46. The wind resistance on my tie constricts my throat.
45. I try loosening it, but the full Windsor knot is too secure.
44. MacArthur, who I founded the company with twenty-five years ago, hung himself with the same knot.
43. “We do not deserve this world. We have committed atrocious sins,” he once said.
42. I married his wife.
41. My little Dick is a monument to all the things wrong and unfair in life.
40. Some nights I cannot bear to face him.
39. The value of an idea lies in the using of it, a quote by an esteemed businessman and thief.
38. In a window I see Hutchinson, our morality officer, leading a group of cubicle workers through a yoga session.
37. “Stretch your arms up! Stretch your ambitions, your potential!” he says.
36. Our cubicle workers have it good here; they cook, play music, drink and dance, pray, get married, and make little cubicle babies.
35. Cubicle babies are born every day and our productivity soars.
34. I see a cat on a window ledge.
33. How did it get up so high?
30. The force of destiny!
29. The jeering from the crowd below grows louder.
28. “Stupid motherfucker!”
26. Many great people have jumped off the ladder: Faust, Willy Loman, Ma Barker, Thomas Edison, Genghis Khan, John D. Rockefeller, Henry Ford, among countless others.
25. For a successful jump, one must have a good reason beyond fame, fortune, martyrdom, or clinical depression.
24. Stomach ulcers is not a good reason.
23. One must be pure of heart.
22. The bones of those who jumped are piled on the pavement below me.
21. Scrawny, calcium-deficient orphans are fighting stray dogs for the bones.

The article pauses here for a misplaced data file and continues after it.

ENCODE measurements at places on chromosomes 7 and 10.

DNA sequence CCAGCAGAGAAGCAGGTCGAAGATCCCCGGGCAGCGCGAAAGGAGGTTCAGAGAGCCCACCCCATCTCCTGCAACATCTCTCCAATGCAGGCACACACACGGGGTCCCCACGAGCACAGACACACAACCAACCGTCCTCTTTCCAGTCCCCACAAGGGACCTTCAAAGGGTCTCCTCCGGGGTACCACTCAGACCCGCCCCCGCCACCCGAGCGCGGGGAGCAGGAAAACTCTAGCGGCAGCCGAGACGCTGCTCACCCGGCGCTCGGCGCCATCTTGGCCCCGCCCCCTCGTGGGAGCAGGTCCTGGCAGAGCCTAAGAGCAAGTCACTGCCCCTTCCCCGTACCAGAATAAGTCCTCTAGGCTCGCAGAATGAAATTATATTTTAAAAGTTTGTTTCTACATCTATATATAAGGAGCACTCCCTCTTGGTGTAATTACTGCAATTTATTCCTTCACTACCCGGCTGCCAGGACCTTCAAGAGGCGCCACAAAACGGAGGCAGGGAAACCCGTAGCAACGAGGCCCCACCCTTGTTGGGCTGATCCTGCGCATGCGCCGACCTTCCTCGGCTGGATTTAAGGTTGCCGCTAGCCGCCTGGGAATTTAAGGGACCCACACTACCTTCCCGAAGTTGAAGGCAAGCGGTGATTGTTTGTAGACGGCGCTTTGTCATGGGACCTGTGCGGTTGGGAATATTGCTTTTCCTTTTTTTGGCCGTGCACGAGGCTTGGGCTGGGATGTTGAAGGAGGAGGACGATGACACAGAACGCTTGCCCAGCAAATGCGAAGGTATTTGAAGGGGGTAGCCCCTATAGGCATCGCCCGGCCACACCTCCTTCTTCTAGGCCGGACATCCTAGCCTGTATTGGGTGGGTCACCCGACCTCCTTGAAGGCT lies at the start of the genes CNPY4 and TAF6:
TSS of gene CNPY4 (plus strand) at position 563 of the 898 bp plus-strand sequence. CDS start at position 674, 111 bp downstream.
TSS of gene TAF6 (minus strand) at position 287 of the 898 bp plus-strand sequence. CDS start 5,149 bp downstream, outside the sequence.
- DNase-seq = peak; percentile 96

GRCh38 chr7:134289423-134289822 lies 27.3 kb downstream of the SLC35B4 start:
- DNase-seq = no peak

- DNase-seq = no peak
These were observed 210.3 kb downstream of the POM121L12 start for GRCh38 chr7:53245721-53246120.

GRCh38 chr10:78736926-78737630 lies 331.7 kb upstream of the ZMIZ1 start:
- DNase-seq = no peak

20. A sacred grave.
19. The Legend of the Steel-Headed Man: The Steel-Headed Man, having climbed the ladder, having sucked the juices from life, unsatisfied with the delicate husk that remained, jumped from the ladder. He did not look back at the rungs of the ladder or reminisce about his life. He only longed for the ground below, for his steel head to burst open and finally relieve his life-long migraine. But his steel head only left a perfect imprint of his face on the road. Realizing he was cursed, he walked into the ocean and never returned.
18. That imprint on the road, the face of our prophet.
17. It has long since been covered with asphalt and concrete.
16. But it’s down there somewhere.
15. The mortician awaits me on the street, eager to turn a profit from my body.
14. Leave my body be, let my bones become a symbol!
13. Symbols are all over the city.
12. They are on billboards, on bagel toppings, in newspapers, etched into the seats of our trains and buses with car keys.
11. They push us off rooftops.
10. What are symbols for?
9. Ah, solving that question, brings the priest and the doctor, in their long coats, running over the fields.
8. We keep our poets locked up in the dungeon.
7. We feed them gravel.
6. We harvest their words for our blogs, our brochures, our technical manuals.
5. Philip Larkin, having just escaped, stands where I hope to land, holding a halberd to skewer me with.
4. He smiles, revealing his brittle teeth.
3. Success is not final, failure is not fatal.
2. I have committed atrocious sins, I do not deserve this world.
1. But then again, neither does he.
Jihoon Park’s fiction is forthcoming or published in Storm Cellar, The Forge Literary Magazine, Atticus Review, and elsewhere. He is currently a MFA student at George Mason University. He is from San Jose, California.